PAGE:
Morel Mushrooms in album food

In Albums:food produce mushrooms

Morel mushrooms in a plastic container, showing a spongy appearance

Jul 5th, 2011, by Alex Zorach

These morel mushrooms were for sale at Iovine's Produce Corner in the Reading Terminal Market in Philadelphia, for $69.99 a pound. Morels are mushrooms of the Morchella genus; morels have a sponge-like appearance, very different from the cap structure of most of the widely-consumed mushrooms.

Morels are often only available as a wild mushroom. I do not know if these particular ones were cultivated, but I do not know of any cultivation operations for morels, and the high price here would suggest that these might be wild-harvested.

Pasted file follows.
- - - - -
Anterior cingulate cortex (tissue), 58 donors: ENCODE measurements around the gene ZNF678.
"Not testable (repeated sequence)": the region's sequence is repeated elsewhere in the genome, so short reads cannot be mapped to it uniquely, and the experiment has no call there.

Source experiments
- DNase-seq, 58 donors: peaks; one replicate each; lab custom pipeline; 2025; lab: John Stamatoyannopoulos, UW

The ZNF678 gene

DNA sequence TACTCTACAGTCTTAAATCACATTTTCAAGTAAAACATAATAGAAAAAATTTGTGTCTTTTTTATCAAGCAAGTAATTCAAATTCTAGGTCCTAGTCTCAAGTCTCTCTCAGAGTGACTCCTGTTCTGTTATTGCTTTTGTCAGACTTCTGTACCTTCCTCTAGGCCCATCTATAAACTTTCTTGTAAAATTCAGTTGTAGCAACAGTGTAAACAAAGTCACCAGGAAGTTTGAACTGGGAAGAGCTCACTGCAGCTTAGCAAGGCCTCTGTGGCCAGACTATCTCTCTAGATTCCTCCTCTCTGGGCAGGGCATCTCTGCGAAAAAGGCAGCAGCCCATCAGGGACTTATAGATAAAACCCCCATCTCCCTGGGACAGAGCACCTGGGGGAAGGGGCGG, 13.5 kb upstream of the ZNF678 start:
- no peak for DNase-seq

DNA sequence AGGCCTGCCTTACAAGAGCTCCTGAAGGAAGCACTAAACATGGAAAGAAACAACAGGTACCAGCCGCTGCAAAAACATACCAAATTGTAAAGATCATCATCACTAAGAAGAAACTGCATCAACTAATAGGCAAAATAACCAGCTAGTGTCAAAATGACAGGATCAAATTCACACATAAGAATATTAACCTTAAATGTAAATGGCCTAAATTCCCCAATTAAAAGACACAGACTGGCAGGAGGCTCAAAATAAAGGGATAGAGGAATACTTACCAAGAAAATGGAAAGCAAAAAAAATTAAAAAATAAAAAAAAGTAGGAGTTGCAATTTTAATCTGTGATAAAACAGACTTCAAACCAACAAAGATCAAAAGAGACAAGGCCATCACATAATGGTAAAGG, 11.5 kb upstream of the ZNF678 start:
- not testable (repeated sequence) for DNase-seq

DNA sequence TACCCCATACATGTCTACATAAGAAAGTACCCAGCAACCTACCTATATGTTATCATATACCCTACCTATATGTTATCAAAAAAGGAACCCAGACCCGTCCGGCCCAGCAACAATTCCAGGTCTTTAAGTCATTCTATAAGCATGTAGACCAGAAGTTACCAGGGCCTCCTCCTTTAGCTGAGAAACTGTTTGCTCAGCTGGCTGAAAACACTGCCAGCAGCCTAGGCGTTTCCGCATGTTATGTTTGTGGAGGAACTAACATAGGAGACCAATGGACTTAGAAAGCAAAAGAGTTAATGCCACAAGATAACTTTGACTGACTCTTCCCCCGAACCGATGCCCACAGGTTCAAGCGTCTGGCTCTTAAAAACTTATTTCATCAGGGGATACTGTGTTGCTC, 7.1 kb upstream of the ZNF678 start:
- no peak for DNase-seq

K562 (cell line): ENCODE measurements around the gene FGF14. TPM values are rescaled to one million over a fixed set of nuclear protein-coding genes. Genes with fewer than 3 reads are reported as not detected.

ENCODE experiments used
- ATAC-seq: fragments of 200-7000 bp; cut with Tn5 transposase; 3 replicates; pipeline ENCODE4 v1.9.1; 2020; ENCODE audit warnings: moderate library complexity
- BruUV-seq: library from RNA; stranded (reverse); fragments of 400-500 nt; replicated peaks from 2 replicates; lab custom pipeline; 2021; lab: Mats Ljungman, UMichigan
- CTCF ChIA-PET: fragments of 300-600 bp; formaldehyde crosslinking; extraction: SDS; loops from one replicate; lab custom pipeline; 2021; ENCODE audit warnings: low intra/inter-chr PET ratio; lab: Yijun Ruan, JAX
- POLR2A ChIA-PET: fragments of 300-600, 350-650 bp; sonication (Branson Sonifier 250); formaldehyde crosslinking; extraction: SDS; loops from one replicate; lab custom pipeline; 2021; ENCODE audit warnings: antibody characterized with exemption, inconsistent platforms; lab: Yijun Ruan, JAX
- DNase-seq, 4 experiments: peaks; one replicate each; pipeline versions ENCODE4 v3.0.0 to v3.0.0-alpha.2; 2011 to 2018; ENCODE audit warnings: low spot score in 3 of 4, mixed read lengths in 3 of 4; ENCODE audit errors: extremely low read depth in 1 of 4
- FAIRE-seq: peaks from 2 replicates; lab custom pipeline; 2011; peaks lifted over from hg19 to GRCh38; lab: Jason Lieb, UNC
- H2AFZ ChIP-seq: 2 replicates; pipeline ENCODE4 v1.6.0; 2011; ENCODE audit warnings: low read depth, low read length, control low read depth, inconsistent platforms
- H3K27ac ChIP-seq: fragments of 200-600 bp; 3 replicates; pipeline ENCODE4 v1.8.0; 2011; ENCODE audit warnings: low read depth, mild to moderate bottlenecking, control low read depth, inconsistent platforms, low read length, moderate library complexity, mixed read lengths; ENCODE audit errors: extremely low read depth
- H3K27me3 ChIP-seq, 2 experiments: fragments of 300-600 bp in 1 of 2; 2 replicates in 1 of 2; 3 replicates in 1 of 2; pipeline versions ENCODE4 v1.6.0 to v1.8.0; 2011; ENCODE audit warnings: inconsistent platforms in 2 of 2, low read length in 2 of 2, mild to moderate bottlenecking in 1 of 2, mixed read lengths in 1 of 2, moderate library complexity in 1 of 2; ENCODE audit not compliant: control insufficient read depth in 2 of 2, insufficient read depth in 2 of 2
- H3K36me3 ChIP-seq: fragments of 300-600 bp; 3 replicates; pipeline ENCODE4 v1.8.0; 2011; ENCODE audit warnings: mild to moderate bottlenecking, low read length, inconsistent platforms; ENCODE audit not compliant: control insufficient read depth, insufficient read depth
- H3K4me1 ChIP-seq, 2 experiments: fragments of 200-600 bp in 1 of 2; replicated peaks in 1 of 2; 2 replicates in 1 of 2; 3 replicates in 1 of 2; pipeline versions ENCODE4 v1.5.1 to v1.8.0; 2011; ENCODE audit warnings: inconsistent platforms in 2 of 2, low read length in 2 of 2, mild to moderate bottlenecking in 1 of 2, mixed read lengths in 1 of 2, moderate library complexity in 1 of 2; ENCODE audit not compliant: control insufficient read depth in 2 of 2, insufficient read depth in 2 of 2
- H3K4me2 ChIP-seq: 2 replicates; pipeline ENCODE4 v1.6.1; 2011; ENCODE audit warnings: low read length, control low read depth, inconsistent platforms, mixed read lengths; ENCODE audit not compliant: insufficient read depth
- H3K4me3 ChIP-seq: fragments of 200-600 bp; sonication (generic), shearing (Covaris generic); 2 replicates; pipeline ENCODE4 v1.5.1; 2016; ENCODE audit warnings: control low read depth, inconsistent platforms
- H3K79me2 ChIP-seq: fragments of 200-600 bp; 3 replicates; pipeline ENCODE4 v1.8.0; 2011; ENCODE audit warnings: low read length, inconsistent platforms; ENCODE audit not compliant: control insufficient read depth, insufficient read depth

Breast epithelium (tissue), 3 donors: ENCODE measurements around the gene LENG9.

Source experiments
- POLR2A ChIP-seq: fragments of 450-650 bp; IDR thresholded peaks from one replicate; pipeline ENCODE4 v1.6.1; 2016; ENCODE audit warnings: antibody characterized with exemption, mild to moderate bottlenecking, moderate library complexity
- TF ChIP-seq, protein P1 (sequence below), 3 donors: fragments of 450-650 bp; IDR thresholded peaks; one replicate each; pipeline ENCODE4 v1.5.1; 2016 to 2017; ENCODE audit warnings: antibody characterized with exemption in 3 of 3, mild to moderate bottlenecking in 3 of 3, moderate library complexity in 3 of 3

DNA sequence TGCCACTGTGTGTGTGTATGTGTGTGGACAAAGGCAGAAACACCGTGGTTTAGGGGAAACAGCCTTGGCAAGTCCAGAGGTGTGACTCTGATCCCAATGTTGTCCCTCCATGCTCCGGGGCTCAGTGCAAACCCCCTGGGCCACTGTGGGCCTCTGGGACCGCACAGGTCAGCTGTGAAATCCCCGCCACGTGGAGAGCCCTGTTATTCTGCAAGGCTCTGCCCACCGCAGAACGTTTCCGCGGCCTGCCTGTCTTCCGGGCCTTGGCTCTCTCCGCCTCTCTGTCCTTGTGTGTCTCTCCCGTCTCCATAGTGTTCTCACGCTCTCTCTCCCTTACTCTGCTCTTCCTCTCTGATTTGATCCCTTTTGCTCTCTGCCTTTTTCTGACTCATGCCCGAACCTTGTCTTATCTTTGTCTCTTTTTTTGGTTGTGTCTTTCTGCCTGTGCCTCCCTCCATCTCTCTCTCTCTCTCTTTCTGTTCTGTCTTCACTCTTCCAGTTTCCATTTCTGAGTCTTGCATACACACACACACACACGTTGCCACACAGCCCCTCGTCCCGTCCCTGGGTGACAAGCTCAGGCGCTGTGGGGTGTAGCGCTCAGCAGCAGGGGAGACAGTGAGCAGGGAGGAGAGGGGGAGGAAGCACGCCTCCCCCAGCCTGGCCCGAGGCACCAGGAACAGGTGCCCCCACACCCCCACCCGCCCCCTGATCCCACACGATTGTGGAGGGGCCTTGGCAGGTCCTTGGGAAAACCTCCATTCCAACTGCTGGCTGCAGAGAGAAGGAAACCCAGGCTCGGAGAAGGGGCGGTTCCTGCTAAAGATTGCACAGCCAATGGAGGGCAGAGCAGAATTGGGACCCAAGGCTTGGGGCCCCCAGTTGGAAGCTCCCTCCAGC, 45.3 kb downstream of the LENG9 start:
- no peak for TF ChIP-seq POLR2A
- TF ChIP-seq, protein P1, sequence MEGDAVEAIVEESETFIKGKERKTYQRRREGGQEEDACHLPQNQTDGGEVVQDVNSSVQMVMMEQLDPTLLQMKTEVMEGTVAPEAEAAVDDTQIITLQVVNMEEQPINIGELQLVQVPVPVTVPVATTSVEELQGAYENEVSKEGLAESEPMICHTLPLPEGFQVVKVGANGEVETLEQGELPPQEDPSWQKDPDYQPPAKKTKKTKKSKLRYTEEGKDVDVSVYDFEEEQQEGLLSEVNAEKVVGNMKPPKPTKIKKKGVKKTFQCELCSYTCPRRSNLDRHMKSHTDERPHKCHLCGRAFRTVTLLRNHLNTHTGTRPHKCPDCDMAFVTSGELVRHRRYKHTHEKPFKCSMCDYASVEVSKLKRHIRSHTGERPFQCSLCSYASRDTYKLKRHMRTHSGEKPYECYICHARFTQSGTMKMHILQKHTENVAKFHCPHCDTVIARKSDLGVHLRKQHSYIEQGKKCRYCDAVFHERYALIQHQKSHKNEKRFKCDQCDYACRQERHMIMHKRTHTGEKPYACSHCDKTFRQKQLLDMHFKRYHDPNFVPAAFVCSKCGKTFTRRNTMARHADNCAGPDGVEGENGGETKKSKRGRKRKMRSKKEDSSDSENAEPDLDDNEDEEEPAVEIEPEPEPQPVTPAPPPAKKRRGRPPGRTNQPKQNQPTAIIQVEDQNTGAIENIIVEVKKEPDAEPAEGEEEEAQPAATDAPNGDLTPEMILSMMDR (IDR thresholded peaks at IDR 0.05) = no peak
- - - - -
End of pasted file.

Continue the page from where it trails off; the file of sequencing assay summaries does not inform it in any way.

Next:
Although morels are edible, there are a few points of caution about their consumption. They are not safe to eat raw. Also, there are other mushrooms (collectively called "false morels") that resemble morels superficially in appearance, but are in other genuses; some of these can be toxic, carcinogenic, or can require special preparation to make them safe to eat.

Ecologically speaking, morels are generally beneficial to the forest ecology. They form mycorrhizal associations (mutualistic) with the roots of plants, and also break down dead organic material.